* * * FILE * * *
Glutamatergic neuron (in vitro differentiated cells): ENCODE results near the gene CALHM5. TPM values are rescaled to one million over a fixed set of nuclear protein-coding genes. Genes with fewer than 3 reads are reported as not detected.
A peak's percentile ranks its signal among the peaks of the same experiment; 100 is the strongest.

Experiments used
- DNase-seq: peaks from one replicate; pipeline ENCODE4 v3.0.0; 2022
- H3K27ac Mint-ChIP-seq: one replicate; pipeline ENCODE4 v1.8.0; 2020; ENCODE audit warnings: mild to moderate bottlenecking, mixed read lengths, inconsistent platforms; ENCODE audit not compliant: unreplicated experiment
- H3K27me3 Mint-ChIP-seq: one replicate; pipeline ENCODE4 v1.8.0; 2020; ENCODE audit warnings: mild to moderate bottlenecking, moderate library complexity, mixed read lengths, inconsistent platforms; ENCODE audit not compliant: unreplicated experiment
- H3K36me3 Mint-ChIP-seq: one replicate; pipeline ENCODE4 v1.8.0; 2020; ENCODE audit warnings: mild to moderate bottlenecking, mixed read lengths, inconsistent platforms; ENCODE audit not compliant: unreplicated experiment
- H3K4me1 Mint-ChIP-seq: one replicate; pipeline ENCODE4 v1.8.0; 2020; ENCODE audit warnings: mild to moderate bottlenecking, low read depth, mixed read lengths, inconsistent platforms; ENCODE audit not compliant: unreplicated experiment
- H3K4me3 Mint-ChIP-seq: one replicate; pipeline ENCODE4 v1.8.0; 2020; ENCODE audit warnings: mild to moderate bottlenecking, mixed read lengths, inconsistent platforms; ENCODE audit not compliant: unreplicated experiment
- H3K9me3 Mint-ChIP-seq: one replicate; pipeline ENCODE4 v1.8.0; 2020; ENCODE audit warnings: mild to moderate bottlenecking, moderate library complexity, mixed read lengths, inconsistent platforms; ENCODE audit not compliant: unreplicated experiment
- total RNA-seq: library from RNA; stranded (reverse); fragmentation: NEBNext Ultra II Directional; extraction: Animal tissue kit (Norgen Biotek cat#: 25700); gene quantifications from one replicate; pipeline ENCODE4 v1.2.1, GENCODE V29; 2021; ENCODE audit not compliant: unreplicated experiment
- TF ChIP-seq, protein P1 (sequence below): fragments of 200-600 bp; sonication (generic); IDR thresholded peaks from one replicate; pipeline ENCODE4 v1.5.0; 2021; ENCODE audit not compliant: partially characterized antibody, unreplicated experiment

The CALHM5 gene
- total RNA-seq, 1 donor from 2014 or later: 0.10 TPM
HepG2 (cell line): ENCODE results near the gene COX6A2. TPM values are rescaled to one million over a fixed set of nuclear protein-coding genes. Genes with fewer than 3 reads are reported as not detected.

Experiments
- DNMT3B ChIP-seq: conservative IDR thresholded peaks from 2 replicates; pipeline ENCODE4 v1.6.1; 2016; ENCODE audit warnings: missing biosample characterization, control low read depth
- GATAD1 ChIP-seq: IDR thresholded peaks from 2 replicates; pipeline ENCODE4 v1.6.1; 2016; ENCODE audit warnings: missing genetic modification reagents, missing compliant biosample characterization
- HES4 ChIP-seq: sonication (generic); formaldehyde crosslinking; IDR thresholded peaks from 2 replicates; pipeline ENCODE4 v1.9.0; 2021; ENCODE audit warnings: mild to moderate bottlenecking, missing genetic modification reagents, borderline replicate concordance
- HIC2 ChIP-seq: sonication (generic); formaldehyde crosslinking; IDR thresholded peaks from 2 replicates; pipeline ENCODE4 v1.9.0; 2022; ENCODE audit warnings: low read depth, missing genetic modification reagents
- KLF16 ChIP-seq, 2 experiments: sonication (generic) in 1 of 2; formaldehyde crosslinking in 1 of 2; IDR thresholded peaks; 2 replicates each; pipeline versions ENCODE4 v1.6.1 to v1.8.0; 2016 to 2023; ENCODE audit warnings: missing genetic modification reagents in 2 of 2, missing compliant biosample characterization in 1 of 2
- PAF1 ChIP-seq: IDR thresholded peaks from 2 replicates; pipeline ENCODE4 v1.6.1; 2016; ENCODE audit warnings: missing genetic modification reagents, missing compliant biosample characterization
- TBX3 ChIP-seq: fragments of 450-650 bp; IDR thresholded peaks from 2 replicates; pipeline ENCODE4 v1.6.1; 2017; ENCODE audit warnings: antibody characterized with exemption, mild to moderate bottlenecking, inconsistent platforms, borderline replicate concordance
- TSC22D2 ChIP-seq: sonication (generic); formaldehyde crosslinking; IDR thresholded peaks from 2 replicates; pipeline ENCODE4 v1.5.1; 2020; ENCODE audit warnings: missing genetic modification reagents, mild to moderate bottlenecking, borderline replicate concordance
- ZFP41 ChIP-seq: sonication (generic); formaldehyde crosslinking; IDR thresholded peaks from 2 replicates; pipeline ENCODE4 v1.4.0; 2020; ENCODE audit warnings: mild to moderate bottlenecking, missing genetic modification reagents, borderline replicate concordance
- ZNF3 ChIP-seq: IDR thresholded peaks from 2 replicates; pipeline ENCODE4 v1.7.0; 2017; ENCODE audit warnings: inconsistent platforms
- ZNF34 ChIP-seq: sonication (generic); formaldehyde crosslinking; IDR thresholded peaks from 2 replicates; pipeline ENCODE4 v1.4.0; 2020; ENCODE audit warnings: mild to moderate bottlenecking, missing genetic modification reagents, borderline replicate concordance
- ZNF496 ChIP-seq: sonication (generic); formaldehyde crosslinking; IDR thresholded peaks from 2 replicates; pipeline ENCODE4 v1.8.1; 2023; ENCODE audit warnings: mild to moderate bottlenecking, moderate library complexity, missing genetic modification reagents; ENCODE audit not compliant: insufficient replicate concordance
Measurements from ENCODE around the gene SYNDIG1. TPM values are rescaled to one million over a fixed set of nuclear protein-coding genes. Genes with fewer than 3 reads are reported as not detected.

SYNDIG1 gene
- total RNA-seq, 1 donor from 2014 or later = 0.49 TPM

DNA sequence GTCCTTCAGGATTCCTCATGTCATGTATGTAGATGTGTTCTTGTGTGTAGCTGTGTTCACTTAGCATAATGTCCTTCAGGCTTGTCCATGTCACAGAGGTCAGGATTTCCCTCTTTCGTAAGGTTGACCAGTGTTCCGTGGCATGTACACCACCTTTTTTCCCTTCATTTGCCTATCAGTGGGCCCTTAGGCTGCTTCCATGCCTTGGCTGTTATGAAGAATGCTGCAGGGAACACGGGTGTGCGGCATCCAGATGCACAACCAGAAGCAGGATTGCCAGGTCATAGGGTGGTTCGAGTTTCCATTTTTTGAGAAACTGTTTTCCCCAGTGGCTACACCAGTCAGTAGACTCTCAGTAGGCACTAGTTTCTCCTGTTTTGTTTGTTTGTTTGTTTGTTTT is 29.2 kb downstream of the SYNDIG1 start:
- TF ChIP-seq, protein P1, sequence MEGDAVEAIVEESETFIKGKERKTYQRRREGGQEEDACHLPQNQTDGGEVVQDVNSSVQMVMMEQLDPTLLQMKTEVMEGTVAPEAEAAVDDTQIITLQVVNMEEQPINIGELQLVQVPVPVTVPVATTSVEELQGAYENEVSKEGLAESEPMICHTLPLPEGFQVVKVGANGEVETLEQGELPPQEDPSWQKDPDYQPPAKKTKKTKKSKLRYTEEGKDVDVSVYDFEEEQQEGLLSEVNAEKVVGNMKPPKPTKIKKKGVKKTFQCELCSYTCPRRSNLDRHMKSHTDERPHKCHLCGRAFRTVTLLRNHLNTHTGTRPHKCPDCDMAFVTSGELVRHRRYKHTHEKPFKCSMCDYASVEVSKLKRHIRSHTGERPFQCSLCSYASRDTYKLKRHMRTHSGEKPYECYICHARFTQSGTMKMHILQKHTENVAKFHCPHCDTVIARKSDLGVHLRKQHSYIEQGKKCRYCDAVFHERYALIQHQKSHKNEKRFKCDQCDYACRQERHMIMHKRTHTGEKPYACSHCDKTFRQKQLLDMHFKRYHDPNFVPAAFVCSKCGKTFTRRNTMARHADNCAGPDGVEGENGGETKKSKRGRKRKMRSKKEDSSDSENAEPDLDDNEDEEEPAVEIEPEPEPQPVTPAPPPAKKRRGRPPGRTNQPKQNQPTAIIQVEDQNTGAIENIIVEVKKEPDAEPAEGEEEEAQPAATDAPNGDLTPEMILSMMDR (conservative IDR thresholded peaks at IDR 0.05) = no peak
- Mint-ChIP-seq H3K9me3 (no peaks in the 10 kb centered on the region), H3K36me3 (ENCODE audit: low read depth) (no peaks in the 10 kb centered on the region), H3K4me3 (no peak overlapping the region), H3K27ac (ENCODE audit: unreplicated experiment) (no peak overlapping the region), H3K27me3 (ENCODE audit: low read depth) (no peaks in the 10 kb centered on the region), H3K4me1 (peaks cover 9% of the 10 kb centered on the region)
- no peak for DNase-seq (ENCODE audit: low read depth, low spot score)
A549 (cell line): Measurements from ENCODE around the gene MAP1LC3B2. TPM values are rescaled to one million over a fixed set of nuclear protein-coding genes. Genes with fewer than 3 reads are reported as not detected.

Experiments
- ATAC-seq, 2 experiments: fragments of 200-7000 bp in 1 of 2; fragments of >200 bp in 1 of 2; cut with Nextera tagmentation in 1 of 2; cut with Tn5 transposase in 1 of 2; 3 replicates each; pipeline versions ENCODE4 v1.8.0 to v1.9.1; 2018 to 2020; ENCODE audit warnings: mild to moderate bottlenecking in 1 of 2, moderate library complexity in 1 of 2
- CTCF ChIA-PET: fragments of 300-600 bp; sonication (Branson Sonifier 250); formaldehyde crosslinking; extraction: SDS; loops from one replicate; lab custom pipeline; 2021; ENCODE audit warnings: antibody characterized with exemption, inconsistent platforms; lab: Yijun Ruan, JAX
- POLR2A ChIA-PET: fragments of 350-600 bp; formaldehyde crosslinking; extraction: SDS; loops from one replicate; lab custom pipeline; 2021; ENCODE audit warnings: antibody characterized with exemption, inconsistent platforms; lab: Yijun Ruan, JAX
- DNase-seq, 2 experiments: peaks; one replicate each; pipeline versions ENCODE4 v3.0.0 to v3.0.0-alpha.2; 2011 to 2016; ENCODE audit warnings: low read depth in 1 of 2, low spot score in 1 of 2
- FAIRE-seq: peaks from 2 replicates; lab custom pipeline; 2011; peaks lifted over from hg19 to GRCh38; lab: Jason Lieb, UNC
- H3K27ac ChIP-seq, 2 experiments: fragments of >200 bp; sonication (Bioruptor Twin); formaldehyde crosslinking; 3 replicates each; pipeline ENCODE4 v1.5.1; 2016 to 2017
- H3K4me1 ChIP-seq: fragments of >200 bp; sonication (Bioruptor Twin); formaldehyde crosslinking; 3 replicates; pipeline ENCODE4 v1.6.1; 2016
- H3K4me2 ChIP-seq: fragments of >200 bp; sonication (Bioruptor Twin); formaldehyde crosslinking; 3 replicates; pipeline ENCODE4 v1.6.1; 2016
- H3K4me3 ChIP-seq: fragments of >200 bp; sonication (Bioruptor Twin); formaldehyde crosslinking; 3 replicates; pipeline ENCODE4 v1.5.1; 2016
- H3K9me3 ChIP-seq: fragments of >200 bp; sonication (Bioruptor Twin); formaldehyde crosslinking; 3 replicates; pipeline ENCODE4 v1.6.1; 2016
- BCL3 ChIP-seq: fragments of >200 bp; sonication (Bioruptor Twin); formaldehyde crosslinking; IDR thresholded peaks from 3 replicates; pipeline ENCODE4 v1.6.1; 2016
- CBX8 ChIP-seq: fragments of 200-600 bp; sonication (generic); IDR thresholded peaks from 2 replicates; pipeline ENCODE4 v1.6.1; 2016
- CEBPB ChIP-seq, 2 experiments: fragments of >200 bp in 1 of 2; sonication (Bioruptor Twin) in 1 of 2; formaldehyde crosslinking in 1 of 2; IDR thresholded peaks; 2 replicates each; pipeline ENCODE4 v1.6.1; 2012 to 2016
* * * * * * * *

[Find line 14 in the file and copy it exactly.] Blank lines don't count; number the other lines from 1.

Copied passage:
- total RNA-seq, 1 donor from 2014 or later: 0.10 TPM